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Brighton Fringe 2017: A local festival on a global scale

From a psychedelic wander through the 1970s to performances in beach huts, there’s plenty to explore at Brighton Fringe 2017

“There’s a phrase that people here like to use, and it’s ‘very Brighton’,” explains Julian Caddy, Brighton Fringe’s managing director, in relation to a show returning for 2017 called Silent Disco Walking Tours with Guru Dudu. This sees participants in headphones strutting around the town dancing to Staying Alive and the like (pictured), much to the amazement and amusement of locals. “That one’s definitely very Brighton,” he says.

You could say much the same thing of the festival at large. While it may trail a distant second in the UK to its spiritual cousin the Edinburgh Fringe in terms of size – around 1000 shows to Edinburgh’s more than 3,000, and around 500,000 attendees to Edinburgh’s almost 2.5 million – the Brighton Fringe has other qualities which make it unique for an open-access celebration of the performing arts on such a scale.

For instance, the fact that more than half of all the performers come from the Brighton and Hove area, a percentage far outstripping its bigger counterpart. That’s literally very Brighton.

“The time of year in which it takes place means a lot more of the audiences are local too,” says Caddy. “Around 60 per cent of audiences are local in Brighton.
So you’ve got a very local feel to it but with a very national and international flavour. There are a lot of shows coming from foreign countries. And there’s a growing contingent of people coming from across the UK as well.”

Highlights in 2017 will include the Brighton Fringe Dutch Season, a series of work from the Netherlands supported by the Embassy of the Netherlands and the Dutch Performing Arts Fund, bringing more than 14 pieces of work originally performed at the Amsterdam Fringe over the past five years. There’ll be a UK premiere of Rob van Vuuren’s horror-comedy Dangled, which won the Cape Town Fringe Festival’s Audience Choice Award.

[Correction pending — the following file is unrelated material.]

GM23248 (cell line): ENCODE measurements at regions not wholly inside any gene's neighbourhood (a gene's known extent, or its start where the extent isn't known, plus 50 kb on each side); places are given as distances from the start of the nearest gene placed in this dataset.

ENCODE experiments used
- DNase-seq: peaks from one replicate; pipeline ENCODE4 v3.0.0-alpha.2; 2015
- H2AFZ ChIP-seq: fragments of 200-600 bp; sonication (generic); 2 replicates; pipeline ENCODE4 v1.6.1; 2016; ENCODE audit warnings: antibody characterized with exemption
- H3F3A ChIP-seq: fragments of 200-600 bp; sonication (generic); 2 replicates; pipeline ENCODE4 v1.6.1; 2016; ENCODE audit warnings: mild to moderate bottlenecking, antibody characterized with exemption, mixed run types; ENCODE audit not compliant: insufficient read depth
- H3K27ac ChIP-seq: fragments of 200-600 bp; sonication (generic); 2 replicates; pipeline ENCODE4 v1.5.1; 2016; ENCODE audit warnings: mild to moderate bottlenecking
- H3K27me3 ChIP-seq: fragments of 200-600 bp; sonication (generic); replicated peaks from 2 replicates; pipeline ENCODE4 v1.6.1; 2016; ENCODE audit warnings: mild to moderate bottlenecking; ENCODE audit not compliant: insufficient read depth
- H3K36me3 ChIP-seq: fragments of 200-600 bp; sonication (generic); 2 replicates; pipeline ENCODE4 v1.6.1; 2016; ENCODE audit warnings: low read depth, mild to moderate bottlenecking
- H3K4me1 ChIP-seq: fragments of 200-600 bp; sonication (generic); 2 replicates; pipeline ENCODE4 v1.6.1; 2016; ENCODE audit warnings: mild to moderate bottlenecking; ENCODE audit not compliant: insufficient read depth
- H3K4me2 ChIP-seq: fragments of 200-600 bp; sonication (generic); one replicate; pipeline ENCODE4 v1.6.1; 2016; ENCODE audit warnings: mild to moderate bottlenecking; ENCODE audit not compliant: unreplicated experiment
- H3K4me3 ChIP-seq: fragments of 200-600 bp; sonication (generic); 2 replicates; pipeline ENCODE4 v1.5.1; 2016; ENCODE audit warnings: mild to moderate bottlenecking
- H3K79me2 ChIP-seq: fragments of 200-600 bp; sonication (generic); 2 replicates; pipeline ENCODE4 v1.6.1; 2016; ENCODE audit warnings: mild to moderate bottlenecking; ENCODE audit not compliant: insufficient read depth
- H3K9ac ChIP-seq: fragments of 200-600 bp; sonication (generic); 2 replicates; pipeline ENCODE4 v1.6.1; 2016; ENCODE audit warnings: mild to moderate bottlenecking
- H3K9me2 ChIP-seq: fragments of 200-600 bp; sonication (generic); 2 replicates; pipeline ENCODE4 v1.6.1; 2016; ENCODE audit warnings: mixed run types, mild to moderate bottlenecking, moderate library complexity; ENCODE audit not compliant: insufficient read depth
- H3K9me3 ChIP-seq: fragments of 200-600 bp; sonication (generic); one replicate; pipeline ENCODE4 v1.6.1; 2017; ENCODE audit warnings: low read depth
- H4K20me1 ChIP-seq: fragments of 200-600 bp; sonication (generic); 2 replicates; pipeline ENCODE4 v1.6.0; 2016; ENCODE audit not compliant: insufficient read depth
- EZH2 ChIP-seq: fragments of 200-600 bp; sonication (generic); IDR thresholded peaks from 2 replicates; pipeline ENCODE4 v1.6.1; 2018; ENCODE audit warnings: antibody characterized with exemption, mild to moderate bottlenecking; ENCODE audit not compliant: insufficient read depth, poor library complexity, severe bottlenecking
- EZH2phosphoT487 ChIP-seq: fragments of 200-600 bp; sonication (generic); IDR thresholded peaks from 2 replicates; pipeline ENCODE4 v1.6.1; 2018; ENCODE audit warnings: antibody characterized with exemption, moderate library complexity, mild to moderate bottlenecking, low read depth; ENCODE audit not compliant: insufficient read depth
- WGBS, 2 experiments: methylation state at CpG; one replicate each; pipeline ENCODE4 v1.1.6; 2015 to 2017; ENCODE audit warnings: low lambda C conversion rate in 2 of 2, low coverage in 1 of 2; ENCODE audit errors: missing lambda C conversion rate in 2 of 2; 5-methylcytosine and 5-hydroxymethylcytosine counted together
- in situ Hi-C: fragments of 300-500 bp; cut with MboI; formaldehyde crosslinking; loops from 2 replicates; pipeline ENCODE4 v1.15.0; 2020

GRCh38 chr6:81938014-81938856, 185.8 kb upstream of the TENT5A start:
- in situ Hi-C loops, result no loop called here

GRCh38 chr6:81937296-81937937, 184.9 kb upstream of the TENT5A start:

Elsewhere, there’ll be 320 comedy shows from names including fiercely provocative Scottish stand-up and magician Jerry Sadowitz, winner of the 2016 Edinburgh Comedy Award for Best Newcomer Scott Gibson, and up-and-comers including Samantha Baines, Tez Ilyas, Sophie Willan and Zach Zucker.

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And, of course, one of the major stars of the festival will be the town of Brighton itself. “Every fringe is unique in that it reflects the environment in which it finds itself,” says Caddy. “And what’s great about the fringe festival model is, wherever you go in the world, they make that model feel very much their own because there’s a lot of site-specific work that happens across the city that could only ever happen in that place.

Every fringe is unique in that it reflects the environment in which it finds itself

“I think that’s what makes Brighton Fringe unique – because it’s by the sea and there’s all sorts of events that take place in beach huts and along the seaside and underneath the pier. In gardens and parks and in and around the pavilion and stuff like that. And there are some great shows which involve touring and walking around the city.”

He refers specifically to the return for a second consecutive year of the hugely popular promenade play HIP, subtitled Trip of Brighton: A Psychedelic Wander, which wends it way through the streets of 1970s Brighton in the footsteps of real-life Brightonian Anne Clarke, based on her lost diaries and letters, as discovered by squatter Jolie Booth.

“This year she’s doing the piece in the streets of Brighton, taking you to places that Anne Clark lived and worked and enjoyed her time,” Caddy says. “It’s both unique as a piece of performance, and also in the sense that you couldn’t do it anywhere else.

“I also quite like the ones that happen inside your house,” he continues. “You basically book the artist to come to your house to perform or put on whatever it is that they’re doing. It could just be in your front room. It’s like the Deliveroo of fringe performance – you sit and be lazy and the performer comes to you. I think that sounds absolutely brilliant.”

The Big Issue is proud to be media partner for Brighton Fringe, which runs from May 5 to June 4

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